Trendspotting Merit Pay and Charter Schools

Today’s Wall St Journal features a letter from Joel Klein, Chancellor of the New York City Department of Education, and Al Sharpton, erstwhile flamethrower, reminding President-Elect Obama that “the fierce urgency of now cannot be allowed to dissipate into the sleepy status quo of tomorrow.” Catchy. What does it mean?

Mainly three things: first, we should stay with NCLB and its commitment to closing the achievement gap between white and minority students by expanding parental choice through charter schools. Second, we need national school standards for all states so that there’s no gaming the system by dumbing down standards, as is currently the practice under NAEP. Third and most important, we have to reform the way we pay teachers by paying more for inner-city educators and harder-to-fill positions:

High-poverty urban schools have many teachers who make heroic efforts to educate their students. But there is no reward for excellence in inner-city schools when an outstanding science teacher earns the same salary as a mediocre phys-ed instructor.

Klein and Sharpton are signatories of an organization called the Education Equality Project; its members are a politically diverse lot, from Newt Gingrich and Jeb Bush to Arne Duncan, spanking-new Education Secretary, and Cory Booker, our very own mayor of Newark. Here’s E.E.P.’s Mission Statement, which cuts to the chase: push charter schools and push back against teacher unions.

We’re sensing a trend. Just yesterday Thomas Friedman of the New York Times wrote an op-ed with a similar message, and Mike Feinberg and Dave Levin, the founders of the KIPP charter schools, offered in-the-same-vein proposals in the Wall Street Journal. (See our post here.) While Friedman focuses on stimulus package options and the KIPP reps detail why charter schools help minority kids more than public non-charters, both stick to the two talking points in the Klein/Sharpton letter.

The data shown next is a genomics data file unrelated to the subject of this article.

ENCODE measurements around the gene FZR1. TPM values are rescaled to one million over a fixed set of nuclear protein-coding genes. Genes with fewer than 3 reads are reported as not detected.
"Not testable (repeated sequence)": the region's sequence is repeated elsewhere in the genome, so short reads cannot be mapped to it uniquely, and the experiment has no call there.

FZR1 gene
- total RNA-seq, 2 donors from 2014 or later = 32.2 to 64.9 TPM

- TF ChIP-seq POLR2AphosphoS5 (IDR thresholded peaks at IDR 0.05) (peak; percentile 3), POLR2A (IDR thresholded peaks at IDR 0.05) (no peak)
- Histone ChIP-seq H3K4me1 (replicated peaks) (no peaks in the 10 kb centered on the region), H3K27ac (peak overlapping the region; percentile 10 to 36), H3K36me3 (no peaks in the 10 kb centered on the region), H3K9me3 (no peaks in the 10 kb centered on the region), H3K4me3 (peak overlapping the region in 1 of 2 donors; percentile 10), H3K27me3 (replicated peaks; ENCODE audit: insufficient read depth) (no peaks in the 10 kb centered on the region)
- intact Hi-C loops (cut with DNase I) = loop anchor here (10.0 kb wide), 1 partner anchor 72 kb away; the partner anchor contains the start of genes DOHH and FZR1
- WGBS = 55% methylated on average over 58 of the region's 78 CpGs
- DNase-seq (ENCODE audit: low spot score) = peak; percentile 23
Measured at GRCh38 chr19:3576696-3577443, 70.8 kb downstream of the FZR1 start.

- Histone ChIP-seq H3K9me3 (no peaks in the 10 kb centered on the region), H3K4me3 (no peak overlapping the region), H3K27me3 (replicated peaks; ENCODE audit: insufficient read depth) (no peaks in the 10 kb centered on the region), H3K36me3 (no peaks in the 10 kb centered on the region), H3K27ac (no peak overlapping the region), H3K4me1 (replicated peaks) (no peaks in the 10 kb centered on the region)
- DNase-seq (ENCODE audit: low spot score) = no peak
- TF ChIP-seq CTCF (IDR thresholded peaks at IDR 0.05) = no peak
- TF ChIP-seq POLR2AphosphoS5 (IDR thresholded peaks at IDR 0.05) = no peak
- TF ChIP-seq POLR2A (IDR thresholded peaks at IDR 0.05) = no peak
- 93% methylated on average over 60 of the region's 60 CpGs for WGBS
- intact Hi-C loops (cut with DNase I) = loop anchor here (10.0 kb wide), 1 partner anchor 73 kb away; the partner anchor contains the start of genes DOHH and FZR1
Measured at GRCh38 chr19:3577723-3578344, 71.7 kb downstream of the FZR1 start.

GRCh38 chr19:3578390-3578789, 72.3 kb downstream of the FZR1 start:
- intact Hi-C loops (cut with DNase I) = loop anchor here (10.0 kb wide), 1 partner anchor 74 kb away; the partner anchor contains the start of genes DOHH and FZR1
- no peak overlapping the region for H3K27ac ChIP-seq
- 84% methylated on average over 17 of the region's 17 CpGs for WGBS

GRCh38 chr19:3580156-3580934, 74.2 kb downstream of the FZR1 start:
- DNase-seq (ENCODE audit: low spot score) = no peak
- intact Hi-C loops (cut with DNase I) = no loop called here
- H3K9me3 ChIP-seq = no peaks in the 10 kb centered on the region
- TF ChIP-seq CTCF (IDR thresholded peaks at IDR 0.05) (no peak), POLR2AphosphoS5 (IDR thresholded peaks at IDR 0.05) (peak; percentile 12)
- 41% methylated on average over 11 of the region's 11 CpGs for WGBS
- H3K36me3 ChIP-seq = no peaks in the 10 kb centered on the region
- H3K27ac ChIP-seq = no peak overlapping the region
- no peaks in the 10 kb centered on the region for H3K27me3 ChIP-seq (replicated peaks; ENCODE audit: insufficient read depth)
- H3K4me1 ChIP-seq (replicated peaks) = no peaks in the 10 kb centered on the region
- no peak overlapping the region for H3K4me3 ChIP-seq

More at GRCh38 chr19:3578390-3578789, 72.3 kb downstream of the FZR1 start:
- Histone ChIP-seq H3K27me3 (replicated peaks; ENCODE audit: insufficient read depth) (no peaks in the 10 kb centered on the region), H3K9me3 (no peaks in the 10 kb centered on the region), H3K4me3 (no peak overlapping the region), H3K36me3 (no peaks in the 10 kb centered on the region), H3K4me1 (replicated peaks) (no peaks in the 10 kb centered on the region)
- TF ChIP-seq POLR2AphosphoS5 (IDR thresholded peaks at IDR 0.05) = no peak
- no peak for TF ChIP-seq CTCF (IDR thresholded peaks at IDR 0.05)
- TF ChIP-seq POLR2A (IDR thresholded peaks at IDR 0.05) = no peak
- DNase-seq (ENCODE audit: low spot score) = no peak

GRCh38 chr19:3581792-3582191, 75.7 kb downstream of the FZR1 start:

So, are our educational ills in New Jersey remedied by supporting the charter school movement and by strong-arming the NJEA to accept differentiated pay scales? Actually, these proposals are two sides of the same coin because the thesis presented by E.E.P., Friedman, Feinberg, Levin, et.al. is a two-pronged attack on teacher unions. Charter schools are, in the vast majority of cases, non-unionized and free of the encumbrances inherent in traditional labor contracts (180-day school year, tenure, strict salary guides that link pay to seniority, etc.). NJEA’s position on charter schools? You get one guess (courtesy of New Jersey Monthly):

“They tried to destroy us; they tried to derail us,” says Bonilla-Santiago, referring to the NJEA, which fought to unionize [charter school] LEAP’s teachers. What was at stake, she says, was one of the school’s guiding principles: that teachers should be paid for performance and fired if they do not meet expectations. The NJEA and teacher-organizers saw it differently. This was, they claimed, a fight for economic parity.

High-powered educators and politicians are getting behind charter schools and pay-for-performance. We live in hope that NJEA will look to the fierce urgency of now instead of the kids-last lassitude of yesterday.

What do you think?

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